Volume 16 • Issue 44 | April 2 - 8, 2004

Tribeca tower draws united opposition for divided reasons

By Elizabeth O’Brien

Downtown Express photos by Elisabeth Robert
3-dimensional model of Resnick’s proposed 360’ tower on West St. beyond P.S. 234.
Community members vvented their long-standing objections to the 35-story residential tower planned for Chambers St. at a public hearing where they faced off with the developer and city officials.

More than 300 people packed the P.S./I.S. 89 auditorium on March 30 for the hearing, required under the city’s formal review of the development. The city owns the lot known as 5C, bounded by Chambers, Warren and West Sts., and it plans to sell the land to developer Scott Resnick for the construction of a tower that neighbors fear will bring undue shadows and congestion to their community.

Community Board 1 has lobbied for a 100-foot reduction in the building’s size and the expansion of the planned community center from 18,000 square feet to 40,000. Tuesday’s hearing highlighted the split between those who favor lowering the building at all costs and those who believe that an expanded community center should take precedence in negotiations with the developer and the city.

“My point is that the land is presently owned by the citizens of this city, and we need to give back something to the local community as well as to the citizens of New York City,” said Bob Townley, director of the youth services provider Manhattan Youth and a big proponent of the expanded community center.

Manhattan Youth workers passed out white painter’s hats to people entering the hearing, and the caps contributed to the pep rally atmosphere in the auditorium. The audience cheered community speakers and heckled the developer and his associates.

Some believed the focus on the community center made people lose sight of the building’s considerable height. Before Sept. 11, 2001, the 5C proposal called for a 135-foot building, but the urban renewal plan that limited its height expired in 2002, clearing the way for a taller development. The original plans included an 18,000-square-foot community center within the 135-foot building.

Susan Sonz, the 20-year manager of Washington Market Park, protested what planners called the “significant” shadows that would engulf the park after construction of the 5C project. From May through August, much of the popular Tribeca park would be in shadow from 2:45 p.m. to 6:18 p.m., according to the environmental impact study prepared by the developer’s contractors.

“We cannot trade this quality of life for a community center,” Sonz said.

Others agreed.

“While it’s very tempting to say we need a community center, so let’s agree to this, it’s really not about that,” said Bernard D’Orazio, a member of Community Board 1 and president of Save our Space, a community group against large-scale development. “Let’s be patient. Let’s oppose this. This is the wrong project at the wrong time. Let’s stand united.”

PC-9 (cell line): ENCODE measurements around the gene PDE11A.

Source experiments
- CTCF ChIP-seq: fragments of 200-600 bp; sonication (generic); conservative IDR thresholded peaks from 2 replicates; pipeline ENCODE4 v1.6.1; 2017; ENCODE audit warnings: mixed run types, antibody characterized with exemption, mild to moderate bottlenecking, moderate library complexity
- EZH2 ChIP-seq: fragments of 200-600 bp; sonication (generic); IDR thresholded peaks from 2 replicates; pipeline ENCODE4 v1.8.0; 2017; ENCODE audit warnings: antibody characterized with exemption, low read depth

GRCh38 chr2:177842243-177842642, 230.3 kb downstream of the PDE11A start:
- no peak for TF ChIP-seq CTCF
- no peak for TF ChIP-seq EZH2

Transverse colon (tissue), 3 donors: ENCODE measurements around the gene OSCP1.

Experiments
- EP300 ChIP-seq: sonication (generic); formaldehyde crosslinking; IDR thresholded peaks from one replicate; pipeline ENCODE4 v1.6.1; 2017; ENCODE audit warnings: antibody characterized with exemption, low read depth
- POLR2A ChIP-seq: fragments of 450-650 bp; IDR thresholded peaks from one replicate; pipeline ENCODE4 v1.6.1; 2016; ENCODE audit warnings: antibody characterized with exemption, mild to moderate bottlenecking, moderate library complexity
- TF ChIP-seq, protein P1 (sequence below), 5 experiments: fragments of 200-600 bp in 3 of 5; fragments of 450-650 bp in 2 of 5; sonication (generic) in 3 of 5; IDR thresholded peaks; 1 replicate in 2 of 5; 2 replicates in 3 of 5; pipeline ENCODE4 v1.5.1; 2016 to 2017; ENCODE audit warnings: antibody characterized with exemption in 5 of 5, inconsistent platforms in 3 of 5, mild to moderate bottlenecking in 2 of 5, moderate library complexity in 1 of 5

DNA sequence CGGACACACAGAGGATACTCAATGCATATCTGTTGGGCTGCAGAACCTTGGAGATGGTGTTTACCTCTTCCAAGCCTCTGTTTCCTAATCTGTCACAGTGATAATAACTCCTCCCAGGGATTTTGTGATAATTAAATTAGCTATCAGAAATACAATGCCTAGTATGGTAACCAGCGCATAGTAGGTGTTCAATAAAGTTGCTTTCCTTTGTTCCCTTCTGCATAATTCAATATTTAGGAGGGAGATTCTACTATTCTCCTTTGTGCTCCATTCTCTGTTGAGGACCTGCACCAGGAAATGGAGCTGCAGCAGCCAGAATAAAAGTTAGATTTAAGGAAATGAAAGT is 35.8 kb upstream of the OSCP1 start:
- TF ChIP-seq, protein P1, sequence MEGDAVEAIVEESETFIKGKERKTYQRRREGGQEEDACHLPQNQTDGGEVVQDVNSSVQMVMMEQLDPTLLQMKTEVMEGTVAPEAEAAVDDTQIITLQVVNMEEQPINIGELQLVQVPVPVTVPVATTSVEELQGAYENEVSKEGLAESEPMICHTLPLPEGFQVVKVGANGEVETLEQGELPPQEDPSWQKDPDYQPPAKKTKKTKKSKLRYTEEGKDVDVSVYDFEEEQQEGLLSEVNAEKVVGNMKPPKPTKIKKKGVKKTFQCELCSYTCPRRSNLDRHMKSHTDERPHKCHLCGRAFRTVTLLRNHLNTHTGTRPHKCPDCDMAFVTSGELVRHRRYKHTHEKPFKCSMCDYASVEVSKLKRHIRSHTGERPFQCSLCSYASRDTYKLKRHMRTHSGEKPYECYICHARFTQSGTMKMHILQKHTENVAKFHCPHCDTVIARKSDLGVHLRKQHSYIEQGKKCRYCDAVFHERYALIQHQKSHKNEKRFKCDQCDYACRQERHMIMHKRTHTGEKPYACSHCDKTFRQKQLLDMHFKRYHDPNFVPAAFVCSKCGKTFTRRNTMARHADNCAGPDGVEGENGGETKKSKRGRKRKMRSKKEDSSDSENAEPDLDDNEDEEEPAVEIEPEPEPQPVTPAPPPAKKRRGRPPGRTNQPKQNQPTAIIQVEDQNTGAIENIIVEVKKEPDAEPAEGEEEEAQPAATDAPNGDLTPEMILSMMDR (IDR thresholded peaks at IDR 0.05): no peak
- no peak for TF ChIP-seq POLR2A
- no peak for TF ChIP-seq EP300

D’Orazio said that after 9/11, the city dropped the cost of the 5C lot by 30 percent. Resnick declined to comment on the price of the land; a spokesperson for the city Economic Development Corporation said she could not comment because the city was still in negotiations with the developer.

City Councilmember Alan Gerson, whose district includes the site, said after the meeting that it was not likely the community would have to choose between a smaller building and a larger community center. As part of the city’s Uniform Land Use Review Procedure, the City Council and the Department of City Planning will vote on the proposed 5C project, while Community Board 1 and the Manhattan Borough President each make advisory recommendations. If the City Council rejects the plan, the proposal goes back to City Planning, Gerson said.

Unless the developer reduces the size of the building and increases the community space, “I’m absolutely confident that proposal isn’t going anywhere,” Gerson said.

Still, in his remarks at the hearing Gerson stressed the importance of a united front.

“The worst thing that can happen is for this community to divide into two camps,” Gerson said.

Resnick declined to say whether he would make specific alterations to his plan as a result of the public hearing.

City officials also did not promise any changes.

“We do our best to work with the community, the developer and all stakeholders to come up with a plan that’s acceptable,” said Janel Patterson, a spokesperson for the Economic Development Corporation.

One alternative to expanding the community space in site 5C, Gerson and others have said, is to put a larger recreation center on site 5B across the street. The city-owned 5B lot, bounded by Warren and Murray Sts. on the north and south and Greenwich and West Sts. on the east and west, is more than double the size of 5C.

City officials have said that the 5B development would likely include a residential tower taller than 5C, and community members have expressed concern about the combined impact of the two buildings. Edward Minskoff, the developer of 5B, declined to comment on whether he would consider including a community center on the site.

“The overall conceptual plan has not been formulated,” Minskoff said in a telephone interview.

George Olsen, a member of C.B. 1., also favors putting a larger community center on 5B. He said he is not optimistic that Resnick will alter his plans for 5C, since the developer did not respond to suggestions in the months leading up to the public hearing.

The day after the hearing, Olsen said, “We’ve asked and we’ve asked and we’ve asked… and what did they present last night?”



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